So this all creates a serious problem for DC and Marvel. If no one is willing to create new characters and stories for them, they are reduced to rehashing the properties they do own (by fair means or foul). When Alan Moore attacks them for regurgitating his work—like an emaciated cash cow trying eek out some final nourishment from something that was already pretty indigestible—that’s all they’ve got! They don’t have a choice any more! They are drawing the wagon train into smaller and smaller circles, but the Indians have all buggered off and are reading more diverse, non-sexist, intellectually challenging, non-spandex-wearing work.

I’m seriously worried that Marvel and DC will eventually suffocate themselves on a lack of creative oxygen that is vital for them to grow and develop. Short-termisim works for politicians and bankers out to make a fast buck, but it leaves no legacy behind, just a hollow shell.

Unfortunately, it really does look like Alan Moore knows the score: Comics Will Eat Itself.

Friday, 3 February 2012

Dotter of Her Father's Eyes Launch Party

Last night saw the celebration of James Joyce’s 130th birthday and the 90th anniversary of possibly his best-known book, Ulysses. By a wondrous stroke of serendipity (or incredibly astute marketing by Jonathan Cape—you decide!) it was also the launch of Mary and Bryan Talbot’s new graphic novel, The Dotter of Her Father’s Eyes. I say serendipitous, because the book examines Mary’s relationship with her father, noted Joycean scholar, James S. Atherton, juxtaposed with Joyce’s own testy relationship with his daughter, Lucia. You can read my review of the book here.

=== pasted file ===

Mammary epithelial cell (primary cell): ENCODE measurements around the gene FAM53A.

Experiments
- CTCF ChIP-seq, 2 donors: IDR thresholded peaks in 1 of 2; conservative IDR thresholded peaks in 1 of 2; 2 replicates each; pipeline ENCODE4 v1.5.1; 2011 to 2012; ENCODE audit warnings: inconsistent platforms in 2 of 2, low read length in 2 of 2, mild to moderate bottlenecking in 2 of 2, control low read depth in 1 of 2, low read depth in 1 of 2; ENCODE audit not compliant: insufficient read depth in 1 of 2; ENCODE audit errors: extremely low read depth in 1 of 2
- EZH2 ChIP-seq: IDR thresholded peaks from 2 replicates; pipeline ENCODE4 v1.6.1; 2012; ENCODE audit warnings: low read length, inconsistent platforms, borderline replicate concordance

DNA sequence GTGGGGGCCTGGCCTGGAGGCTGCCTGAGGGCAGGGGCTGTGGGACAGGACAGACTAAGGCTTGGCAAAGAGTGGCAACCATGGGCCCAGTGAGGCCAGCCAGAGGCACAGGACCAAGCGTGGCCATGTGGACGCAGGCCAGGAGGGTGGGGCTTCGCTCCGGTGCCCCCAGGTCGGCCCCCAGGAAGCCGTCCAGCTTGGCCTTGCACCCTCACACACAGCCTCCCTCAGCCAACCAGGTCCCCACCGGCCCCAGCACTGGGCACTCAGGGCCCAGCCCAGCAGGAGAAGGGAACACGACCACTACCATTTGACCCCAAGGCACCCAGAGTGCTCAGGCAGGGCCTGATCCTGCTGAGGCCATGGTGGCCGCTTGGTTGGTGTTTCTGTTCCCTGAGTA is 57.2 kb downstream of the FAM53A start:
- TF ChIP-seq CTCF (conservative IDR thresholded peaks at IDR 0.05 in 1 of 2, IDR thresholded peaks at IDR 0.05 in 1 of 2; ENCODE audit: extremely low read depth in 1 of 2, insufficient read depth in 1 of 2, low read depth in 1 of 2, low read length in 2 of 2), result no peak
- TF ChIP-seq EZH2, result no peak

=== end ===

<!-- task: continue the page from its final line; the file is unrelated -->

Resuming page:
Above: The always charming Talbots.
(Please excuse the terrible photography throughout!)
The launch was held at the excellent comic shop/gallery, Orbital, in London’s West End. It was attended by both authors, and hosted by “The Man at the Crossroads” the ever-ubiquitos Paul Gravett—who gave an informative speech— followed by Bryan’s first publisher (and owner of Britain's first head shop, Alchemy), the ever-lovely Lee Harris (who later recounted his incredible life acting with Orson Wells to me!). I hadn’t seen Lee for years, so it was wonderful catching up with him. You can watch the talks below (filmed over the shoulders of Bryan and Mary).